The accepted biomarker of vitamin D status is the plasma levels of the hydroxylated form of vitamin D, 25-hydroxyvitamin D. Following synthesis in the skin, or absorption from the gastrointestinal tract, vitamin D is hydroxylated in the liver to form 25-hydroxyvitamin D. This form of vitamin D is biologically active and interacts with the vitamin D receptor. Metabolism of 25-hydroxyvitamin D proceeds in the kidney, where it can be further hydroxylated to 1,25-dihydroxyvitamin D, which also has biological activity. It is recommended that plasma levels of 25-hydroxyvitamin D be maintained between 40 and 80 ng/mL (100 and 200 nmol/L). However, current estimates suggest that intakes of vitamin D are too low to produce this sort of blood level. Foods that are high in vitamin D are not commonly eaten, and even if incorporated into a healthy diet still do not provide adequate vitamin D. There is therefore a reliance on exposure of sunlight to contribute to optimal vitamin D levels.
Acquiring enough vitamin D is therefore problematic for those living at high latitudes because for 6 months of the year, the angle of incidence of the sun might not be great enough to allow endogenous synthesis of vitamin D. For this reason supplements of around 2000 iu per day for adults are recommended during late autumn, winter and early spring. Estimates of the vitamin D intake to maintain vitamin D health in the absence of sun exposure have been set at around 400 iu per day (10 μg per day), a level that would prevent bone disease due to vitamin D deficiency. Further it has been established that plasma levels above 40 nmol/L assure protection from bone disease. However, analysis of populations have shown that based on intake 71 % of individuals are deficient in vitamin D, but when their plasma levels are measured only 19 % of the same individuals are deficient. Therefore a discrepancy exists between the intake of vitamin D and the plasma levels that are obtainable from that intake.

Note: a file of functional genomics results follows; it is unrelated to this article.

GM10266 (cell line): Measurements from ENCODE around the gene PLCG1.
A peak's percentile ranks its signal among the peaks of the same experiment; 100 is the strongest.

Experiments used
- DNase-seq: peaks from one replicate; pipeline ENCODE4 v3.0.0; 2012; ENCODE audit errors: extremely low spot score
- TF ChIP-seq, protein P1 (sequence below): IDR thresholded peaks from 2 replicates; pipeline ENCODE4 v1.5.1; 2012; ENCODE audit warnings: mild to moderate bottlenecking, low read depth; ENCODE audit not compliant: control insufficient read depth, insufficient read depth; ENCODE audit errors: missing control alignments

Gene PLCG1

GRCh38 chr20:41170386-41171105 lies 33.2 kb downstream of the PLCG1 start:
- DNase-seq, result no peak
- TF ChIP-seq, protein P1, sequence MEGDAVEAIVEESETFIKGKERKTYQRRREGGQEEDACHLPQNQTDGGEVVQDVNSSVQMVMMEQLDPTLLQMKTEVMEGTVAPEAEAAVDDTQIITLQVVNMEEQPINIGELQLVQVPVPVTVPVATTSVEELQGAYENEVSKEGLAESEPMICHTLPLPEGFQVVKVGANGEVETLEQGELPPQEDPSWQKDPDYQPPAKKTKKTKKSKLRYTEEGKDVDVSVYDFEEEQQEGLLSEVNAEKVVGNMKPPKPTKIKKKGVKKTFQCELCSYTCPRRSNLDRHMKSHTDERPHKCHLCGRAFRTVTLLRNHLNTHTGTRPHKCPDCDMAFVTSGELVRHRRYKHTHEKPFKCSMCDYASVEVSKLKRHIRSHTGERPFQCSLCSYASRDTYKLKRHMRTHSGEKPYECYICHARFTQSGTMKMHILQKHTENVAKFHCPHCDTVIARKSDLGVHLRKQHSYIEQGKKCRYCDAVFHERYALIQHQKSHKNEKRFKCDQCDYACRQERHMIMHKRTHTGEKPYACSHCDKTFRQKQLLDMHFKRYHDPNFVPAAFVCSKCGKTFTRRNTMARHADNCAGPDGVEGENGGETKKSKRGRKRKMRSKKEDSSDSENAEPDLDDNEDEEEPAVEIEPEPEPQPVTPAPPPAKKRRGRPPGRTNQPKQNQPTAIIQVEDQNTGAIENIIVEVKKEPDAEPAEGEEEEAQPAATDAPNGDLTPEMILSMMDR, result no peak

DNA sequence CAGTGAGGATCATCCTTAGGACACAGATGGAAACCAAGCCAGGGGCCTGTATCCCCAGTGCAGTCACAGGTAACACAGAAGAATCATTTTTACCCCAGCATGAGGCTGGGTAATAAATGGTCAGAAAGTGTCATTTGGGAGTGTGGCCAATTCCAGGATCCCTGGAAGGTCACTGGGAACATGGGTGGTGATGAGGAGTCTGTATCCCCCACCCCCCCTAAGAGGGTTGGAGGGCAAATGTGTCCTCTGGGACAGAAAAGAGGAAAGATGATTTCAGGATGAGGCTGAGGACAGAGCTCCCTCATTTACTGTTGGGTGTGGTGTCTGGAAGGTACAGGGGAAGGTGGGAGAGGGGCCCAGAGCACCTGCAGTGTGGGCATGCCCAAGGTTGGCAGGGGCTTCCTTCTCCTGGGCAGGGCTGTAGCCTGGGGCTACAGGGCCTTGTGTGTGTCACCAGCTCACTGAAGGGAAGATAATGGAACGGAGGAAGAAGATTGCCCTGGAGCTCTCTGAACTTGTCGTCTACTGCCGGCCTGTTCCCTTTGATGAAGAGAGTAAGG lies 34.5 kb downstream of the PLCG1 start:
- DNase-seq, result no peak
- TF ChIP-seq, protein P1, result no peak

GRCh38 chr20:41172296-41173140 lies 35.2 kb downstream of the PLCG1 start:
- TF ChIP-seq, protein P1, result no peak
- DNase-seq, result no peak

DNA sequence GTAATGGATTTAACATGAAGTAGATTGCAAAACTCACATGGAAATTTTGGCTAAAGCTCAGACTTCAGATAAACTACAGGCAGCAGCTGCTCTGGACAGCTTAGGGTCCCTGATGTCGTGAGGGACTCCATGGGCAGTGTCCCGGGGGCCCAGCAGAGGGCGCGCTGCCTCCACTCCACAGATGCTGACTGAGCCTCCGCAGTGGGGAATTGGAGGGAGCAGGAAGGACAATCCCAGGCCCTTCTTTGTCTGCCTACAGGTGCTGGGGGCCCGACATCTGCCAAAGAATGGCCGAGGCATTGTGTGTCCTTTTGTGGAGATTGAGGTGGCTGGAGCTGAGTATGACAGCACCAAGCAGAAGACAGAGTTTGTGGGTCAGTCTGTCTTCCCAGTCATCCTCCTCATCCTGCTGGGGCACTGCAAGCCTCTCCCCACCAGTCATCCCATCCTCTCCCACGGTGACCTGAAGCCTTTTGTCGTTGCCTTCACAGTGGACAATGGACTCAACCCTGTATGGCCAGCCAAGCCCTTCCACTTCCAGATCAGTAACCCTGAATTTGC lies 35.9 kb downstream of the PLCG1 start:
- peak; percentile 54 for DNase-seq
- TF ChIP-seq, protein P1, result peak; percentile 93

Sun exposure has been suggested to be responsible for this discrepancy. However, sun exposure cannot account for the discrepancy in its entirety because although vitamin D levels change with season, the plasma levels of vitamin D are still higher than can be accounted for with food intakes, even considering sunlight exposure. In addition such a uniform discrepancy is unlikely to be found in a heterogenous population exposed to different levels of sun exposure. More recently researchers have suggested other explanations to account for the fact that vitamin D plasma levels are higher in populations than can be accounted for by food sources of vitamin D. One suggestion is that preformed 25-hydroxyvitamin D is present in food, is bioavailable, and contributes significantly to plasma levels. Generally, foods have not been assessed for their preformed 25-hydroxyvitamin D concentrations but estimates suggest that much lower levels of 25-hydroxyvitamin D would be required to raise plasma levels compared to vitamin D.
Researchers have tried to assess the possible contribution from preformed 25-hydroxyvitamin D in the diets of free living populations1. For example, one group of researchers tried to estimate the contribution of 25-hydroxyvitamin from various foods to assess if it could explain the discrepancy between vitamin D intakes and plasma levels. The study authors attributed a potency factor of 5 to the preformed 25-hydroxyvitamin D in foods, an estimate based on previous researchers work. That is to say that preformed 25-hydroxyvitamin D in foods is 5 times a potent at raising 25-hydroxyvitamin D plasma levels than vitamin D. The results from the study showed that there was a notable increase in the vitamin D content of many foods when 25-hydroxyvitamin D levels were included. The authors suggested in a typical diet that this would equate to a 1.7 to 2.9 μg per day or a 15 to 30 % increase in intake of vitamin D which could reduce the discrepancy between intake and plasma levels, but not eliminate it.